Bitterroot elk 

Hunts shrink in West Fork

Dramatic elk population declines in the West Fork of the Bitterroot Valley prompted Montana Fish, Wildlife and Parks (FWP) this month to take equally dramatic steps to protect the animals. Now the West Fork is subject to a nearly unprecedented limitation of hunting opportunities: a mere 25 permits—offered by draw—for the 2011 general season.

"This is only the second place in the state where it's happened, in my memory, in recent history," says FWP Region 2 Wildlife Manager Mike Thompson. "It's extremely unusual. This is a place we almost never go."

FWP spokesperson Vivaca Crowser adds the measure is the latest step in "a progression of tightening up the hunting regulations" in the West Fork. Last season FWP issued restrictions on antlerless elk harvests in hopes of increasing the cow-calf ratio in the area. But Thompson says it's extremely uncommon for the agency to limit bull harvests, as it is now.

"In most cases, bull harvest will not control the trajectory of an elk population," Thompson says. "But in this particular case, the calf survival is so low that we're not recruiting bulls in high enough numbers to ensure getting an adequate breeding population of bulls."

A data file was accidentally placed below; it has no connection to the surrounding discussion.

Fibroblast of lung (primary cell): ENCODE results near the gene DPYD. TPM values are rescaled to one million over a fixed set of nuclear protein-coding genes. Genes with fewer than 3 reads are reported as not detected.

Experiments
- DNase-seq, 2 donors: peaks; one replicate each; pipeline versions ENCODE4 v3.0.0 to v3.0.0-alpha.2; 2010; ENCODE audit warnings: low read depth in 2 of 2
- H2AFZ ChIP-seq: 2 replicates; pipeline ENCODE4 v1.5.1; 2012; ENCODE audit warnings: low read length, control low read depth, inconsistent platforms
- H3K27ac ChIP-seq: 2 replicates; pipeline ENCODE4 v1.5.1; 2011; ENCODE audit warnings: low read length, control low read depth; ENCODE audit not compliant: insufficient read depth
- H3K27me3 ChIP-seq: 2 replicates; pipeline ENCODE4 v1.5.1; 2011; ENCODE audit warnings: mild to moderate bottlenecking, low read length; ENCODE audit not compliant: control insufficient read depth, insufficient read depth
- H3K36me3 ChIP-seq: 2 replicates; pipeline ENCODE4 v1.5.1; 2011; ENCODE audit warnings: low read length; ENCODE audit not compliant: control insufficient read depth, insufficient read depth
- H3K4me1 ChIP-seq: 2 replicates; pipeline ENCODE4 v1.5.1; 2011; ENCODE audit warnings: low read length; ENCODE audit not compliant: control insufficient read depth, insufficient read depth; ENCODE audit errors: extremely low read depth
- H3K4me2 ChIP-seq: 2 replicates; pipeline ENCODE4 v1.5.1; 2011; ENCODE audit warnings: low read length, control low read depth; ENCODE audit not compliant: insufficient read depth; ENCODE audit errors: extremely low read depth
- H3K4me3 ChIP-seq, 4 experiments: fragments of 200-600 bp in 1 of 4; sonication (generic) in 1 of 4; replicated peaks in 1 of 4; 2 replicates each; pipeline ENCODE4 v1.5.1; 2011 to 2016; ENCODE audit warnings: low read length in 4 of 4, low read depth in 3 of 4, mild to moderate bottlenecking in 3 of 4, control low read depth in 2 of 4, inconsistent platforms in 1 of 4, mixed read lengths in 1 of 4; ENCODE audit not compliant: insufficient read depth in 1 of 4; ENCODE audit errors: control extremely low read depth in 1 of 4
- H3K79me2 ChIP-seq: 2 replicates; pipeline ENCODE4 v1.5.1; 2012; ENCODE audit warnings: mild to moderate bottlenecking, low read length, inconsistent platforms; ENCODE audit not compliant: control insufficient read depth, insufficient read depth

The decision, which Crowser says is now in a 30-day public comment period, proves particularly troubling for outfitters in Ravalli County. Scott Boulanger, owner of Circle KBL Outfitters and a board member for the Bitterroot Elk Working Group, equates the restrictions to an elimination of one-quarter of the hunting landscape in the Bitterroot Valley. That impacts the entire hunting public and puts increased pressure on neighboring elk populations, he says. It also hits hard those who rely on out-of-state hunters for income.

"Non-residents, by statute, can only get up to 10 percent of those tags," Boulanger says. "So there can be no more than three non-residents in the West Fork. That's the real killer right there."

Despite the business loss, Boulanger and many of his fellow outfitters support FWP's attempts to preserve the West Fork herd. It's a frustrating situation for all, Boulanger says, especially considering the existing limitations on mule deer and mountain lion hunting. But conservation remains a priority for the outfitting industry; last year, Boulanger himself requested that the state close elk hunting in the West Fork altogether.

"First and foremost is the resource," Boulanger says. "Then is profitability."

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